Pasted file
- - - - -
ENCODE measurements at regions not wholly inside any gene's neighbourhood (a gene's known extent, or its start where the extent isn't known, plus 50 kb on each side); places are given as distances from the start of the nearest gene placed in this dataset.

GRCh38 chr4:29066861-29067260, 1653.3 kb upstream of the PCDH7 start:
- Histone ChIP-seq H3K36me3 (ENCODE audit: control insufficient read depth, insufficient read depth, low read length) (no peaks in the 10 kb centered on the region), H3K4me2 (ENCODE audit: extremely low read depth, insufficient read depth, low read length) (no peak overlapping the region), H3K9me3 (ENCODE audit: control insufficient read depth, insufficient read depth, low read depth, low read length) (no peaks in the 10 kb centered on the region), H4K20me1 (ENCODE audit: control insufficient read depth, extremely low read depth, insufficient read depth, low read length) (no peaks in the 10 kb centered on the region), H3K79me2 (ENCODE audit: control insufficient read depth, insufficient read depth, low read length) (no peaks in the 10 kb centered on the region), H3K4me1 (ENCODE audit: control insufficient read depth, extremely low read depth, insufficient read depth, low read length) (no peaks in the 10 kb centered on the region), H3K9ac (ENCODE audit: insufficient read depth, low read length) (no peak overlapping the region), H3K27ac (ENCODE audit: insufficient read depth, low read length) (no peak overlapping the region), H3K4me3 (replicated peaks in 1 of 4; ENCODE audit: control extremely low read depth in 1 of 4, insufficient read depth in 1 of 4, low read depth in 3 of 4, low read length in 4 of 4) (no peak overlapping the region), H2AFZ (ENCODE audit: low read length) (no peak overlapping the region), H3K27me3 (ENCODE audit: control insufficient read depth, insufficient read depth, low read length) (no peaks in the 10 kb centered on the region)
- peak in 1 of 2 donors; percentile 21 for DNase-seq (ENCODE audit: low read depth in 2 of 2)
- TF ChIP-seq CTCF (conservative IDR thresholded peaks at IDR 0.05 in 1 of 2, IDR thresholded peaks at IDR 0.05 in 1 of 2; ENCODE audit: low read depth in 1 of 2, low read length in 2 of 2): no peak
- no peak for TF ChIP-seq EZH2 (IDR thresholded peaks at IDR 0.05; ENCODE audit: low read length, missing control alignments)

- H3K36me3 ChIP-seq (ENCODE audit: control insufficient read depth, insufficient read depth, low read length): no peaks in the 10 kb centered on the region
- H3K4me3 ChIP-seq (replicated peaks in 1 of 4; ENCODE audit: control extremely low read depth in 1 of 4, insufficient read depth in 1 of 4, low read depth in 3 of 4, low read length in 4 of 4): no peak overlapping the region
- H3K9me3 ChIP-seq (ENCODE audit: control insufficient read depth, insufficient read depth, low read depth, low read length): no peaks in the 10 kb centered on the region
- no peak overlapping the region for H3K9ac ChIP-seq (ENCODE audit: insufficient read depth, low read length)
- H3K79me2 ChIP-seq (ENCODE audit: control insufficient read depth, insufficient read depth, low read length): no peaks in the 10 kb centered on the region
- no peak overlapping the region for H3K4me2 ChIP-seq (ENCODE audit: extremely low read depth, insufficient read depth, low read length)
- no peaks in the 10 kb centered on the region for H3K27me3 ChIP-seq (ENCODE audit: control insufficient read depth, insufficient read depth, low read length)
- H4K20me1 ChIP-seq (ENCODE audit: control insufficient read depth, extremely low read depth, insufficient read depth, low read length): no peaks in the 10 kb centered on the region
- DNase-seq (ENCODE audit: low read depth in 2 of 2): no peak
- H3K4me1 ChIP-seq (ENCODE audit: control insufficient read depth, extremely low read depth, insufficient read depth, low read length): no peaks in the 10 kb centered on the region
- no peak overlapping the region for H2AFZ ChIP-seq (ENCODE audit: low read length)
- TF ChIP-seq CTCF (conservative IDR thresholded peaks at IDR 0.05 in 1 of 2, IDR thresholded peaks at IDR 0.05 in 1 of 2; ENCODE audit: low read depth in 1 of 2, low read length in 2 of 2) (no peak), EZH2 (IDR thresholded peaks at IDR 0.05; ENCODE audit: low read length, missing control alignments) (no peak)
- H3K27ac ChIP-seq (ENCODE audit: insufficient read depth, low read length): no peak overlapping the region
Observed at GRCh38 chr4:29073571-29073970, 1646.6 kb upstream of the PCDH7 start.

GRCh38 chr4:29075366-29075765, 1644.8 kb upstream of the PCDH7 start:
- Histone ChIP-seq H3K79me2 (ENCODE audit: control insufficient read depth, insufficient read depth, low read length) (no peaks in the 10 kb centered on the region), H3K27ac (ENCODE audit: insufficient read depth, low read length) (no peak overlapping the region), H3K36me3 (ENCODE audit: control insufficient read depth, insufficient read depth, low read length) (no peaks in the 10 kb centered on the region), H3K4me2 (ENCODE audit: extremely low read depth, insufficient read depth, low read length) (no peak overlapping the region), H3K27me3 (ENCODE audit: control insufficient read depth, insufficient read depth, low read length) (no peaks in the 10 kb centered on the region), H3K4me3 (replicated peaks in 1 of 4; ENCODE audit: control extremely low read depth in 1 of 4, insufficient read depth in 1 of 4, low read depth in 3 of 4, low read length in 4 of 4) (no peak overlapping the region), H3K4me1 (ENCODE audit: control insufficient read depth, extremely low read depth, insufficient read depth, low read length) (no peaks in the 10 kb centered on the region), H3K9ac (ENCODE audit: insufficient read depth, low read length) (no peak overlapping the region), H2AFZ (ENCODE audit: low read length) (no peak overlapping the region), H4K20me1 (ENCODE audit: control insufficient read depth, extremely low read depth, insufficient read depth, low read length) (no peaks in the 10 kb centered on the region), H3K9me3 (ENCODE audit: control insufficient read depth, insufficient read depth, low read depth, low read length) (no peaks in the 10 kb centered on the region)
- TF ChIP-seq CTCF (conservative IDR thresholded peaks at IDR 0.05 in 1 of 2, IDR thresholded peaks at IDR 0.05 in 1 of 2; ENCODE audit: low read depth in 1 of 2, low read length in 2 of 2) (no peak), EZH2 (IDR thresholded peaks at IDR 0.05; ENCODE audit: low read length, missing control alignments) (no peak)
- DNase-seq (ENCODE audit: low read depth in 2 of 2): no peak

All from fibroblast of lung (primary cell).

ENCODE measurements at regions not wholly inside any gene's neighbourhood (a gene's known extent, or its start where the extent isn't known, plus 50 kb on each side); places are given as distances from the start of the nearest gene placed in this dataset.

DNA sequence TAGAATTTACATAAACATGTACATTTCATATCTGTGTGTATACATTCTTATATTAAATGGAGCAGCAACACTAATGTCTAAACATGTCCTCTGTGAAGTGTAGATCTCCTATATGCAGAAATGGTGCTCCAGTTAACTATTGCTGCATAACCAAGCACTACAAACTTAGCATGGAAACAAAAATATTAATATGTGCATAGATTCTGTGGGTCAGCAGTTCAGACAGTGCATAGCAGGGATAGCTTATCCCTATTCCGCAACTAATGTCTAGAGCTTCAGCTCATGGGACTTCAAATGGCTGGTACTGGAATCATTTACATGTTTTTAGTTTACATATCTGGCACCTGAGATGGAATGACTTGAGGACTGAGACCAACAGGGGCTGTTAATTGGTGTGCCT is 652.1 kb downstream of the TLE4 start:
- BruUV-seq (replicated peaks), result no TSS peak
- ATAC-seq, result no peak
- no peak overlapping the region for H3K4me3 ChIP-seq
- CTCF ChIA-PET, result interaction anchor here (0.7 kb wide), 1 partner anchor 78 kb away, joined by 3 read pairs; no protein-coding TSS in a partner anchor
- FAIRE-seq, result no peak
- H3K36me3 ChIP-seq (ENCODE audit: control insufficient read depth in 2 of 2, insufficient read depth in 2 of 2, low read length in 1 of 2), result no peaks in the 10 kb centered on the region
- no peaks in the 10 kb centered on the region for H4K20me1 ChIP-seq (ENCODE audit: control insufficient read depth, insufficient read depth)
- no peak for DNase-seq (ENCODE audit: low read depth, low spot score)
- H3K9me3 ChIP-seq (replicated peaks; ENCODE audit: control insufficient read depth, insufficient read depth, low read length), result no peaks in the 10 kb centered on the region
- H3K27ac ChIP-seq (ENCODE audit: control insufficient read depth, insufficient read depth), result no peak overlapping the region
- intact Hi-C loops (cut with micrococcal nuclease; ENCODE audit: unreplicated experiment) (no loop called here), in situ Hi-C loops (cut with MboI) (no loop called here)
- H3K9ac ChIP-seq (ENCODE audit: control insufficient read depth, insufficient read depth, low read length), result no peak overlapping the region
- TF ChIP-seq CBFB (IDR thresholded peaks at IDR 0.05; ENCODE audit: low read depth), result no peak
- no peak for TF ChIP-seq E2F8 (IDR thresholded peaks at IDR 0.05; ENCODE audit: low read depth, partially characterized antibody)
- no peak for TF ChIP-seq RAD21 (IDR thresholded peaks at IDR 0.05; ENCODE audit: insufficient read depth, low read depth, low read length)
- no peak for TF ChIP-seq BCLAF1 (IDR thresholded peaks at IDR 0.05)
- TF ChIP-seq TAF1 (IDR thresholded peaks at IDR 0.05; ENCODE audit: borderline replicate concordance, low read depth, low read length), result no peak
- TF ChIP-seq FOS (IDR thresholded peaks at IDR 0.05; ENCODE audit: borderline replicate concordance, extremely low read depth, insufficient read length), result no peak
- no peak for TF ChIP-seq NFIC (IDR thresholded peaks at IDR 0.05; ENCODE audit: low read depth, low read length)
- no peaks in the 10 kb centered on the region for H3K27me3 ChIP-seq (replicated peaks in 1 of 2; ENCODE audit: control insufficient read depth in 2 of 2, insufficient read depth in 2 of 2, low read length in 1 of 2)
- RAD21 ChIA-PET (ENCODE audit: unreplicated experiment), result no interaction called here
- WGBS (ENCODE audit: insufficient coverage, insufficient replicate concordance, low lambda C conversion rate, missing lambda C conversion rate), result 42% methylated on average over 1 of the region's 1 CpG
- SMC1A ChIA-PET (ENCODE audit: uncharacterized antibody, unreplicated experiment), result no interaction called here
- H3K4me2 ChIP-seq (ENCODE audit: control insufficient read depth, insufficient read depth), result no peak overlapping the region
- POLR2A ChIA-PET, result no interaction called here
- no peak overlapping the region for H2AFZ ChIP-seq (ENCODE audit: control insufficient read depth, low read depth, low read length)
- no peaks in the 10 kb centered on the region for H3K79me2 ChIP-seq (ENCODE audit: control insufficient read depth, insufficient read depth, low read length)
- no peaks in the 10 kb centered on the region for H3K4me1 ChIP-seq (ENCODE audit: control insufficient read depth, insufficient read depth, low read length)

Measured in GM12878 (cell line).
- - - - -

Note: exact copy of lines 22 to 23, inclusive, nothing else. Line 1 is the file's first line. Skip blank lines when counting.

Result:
- Histone ChIP-seq H3K79me2 (ENCODE audit: control insufficient read depth, insufficient read depth, low read length) (no peaks in the 10 kb centered on the region), H3K27ac (ENCODE audit: insufficient read depth, low read length) (no peak overlapping the region), H3K36me3 (ENCODE audit: control insufficient read depth, insufficient read depth, low read length) (no peaks in the 10 kb centered on the region), H3K4me2 (ENCODE audit: extremely low read depth, insufficient read depth, low read length) (no peak overlapping the region), H3K27me3 (ENCODE audit: control insufficient read depth, insufficient read depth, low read length) (no peaks in the 10 kb centered on the region), H3K4me3 (replicated peaks in 1 of 4; ENCODE audit: control extremely low read depth in 1 of 4, insufficient read depth in 1 of 4, low read depth in 3 of 4, low read length in 4 of 4) (no peak overlapping the region), H3K4me1 (ENCODE audit: control insufficient read depth, extremely low read depth, insufficient read depth, low read length) (no peaks in the 10 kb centered on the region), H3K9ac (ENCODE audit: insufficient read depth, low read length) (no peak overlapping the region), H2AFZ (ENCODE audit: low read length) (no peak overlapping the region), H4K20me1 (ENCODE audit: control insufficient read depth, extremely low read depth, insufficient read depth, low read length) (no peaks in the 10 kb centered on the region), H3K9me3 (ENCODE audit: control insufficient read depth, insufficient read depth, low read depth, low read length) (no peaks in the 10 kb centered on the region)
- TF ChIP-seq CTCF (conservative IDR thresholded peaks at IDR 0.05 in 1 of 2, IDR thresholded peaks at IDR 0.05 in 1 of 2; ENCODE audit: low read depth in 1 of 2, low read length in 2 of 2) (no peak), EZH2 (IDR thresholded peaks at IDR 0.05; ENCODE audit: low read length, missing control alignments) (no peak)